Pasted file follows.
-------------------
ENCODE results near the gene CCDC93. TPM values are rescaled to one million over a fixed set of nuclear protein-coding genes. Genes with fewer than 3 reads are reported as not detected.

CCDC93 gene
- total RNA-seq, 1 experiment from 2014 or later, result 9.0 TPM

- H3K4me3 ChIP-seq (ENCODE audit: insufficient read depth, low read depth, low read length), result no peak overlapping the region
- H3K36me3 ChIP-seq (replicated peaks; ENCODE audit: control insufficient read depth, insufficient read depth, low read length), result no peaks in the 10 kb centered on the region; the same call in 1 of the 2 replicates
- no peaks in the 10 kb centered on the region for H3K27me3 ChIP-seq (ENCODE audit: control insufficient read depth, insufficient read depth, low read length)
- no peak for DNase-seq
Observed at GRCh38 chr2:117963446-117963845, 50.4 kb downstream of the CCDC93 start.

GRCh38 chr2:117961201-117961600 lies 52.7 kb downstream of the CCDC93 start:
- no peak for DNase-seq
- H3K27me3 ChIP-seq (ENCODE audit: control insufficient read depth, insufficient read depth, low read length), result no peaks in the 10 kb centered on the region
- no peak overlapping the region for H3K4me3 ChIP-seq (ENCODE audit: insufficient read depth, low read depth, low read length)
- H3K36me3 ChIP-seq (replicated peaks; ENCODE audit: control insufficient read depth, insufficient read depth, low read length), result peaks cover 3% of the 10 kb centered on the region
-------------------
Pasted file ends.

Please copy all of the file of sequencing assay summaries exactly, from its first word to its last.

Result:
ENCODE results near the gene CCDC93. TPM values are rescaled to one million over a fixed set of nuclear protein-coding genes. Genes with fewer than 3 reads are reported as not detected.

CCDC93 gene
- total RNA-seq, 1 experiment from 2014 or later, result 9.0 TPM

- H3K4me3 ChIP-seq (ENCODE audit: insufficient read depth, low read depth, low read length), result no peak overlapping the region
- H3K36me3 ChIP-seq (replicated peaks; ENCODE audit: control insufficient read depth, insufficient read depth, low read length), result no peaks in the 10 kb centered on the region; the same call in 1 of the 2 replicates
- no peaks in the 10 kb centered on the region for H3K27me3 ChIP-seq (ENCODE audit: control insufficient read depth, insufficient read depth, low read length)
- no peak for DNase-seq
Observed at GRCh38 chr2:117963446-117963845, 50.4 kb downstream of the CCDC93 start.

GRCh38 chr2:117961201-117961600 lies 52.7 kb downstream of the CCDC93 start:
- no peak for DNase-seq
- H3K27me3 ChIP-seq (ENCODE audit: control insufficient read depth, insufficient read depth, low read length), result no peaks in the 10 kb centered on the region
- no peak overlapping the region for H3K4me3 ChIP-seq (ENCODE audit: insufficient read depth, low read depth, low read length)
- H3K36me3 ChIP-seq (replicated peaks; ENCODE audit: control insufficient read depth, insufficient read depth, low read length), result peaks cover 3% of the 10 kb centered on the region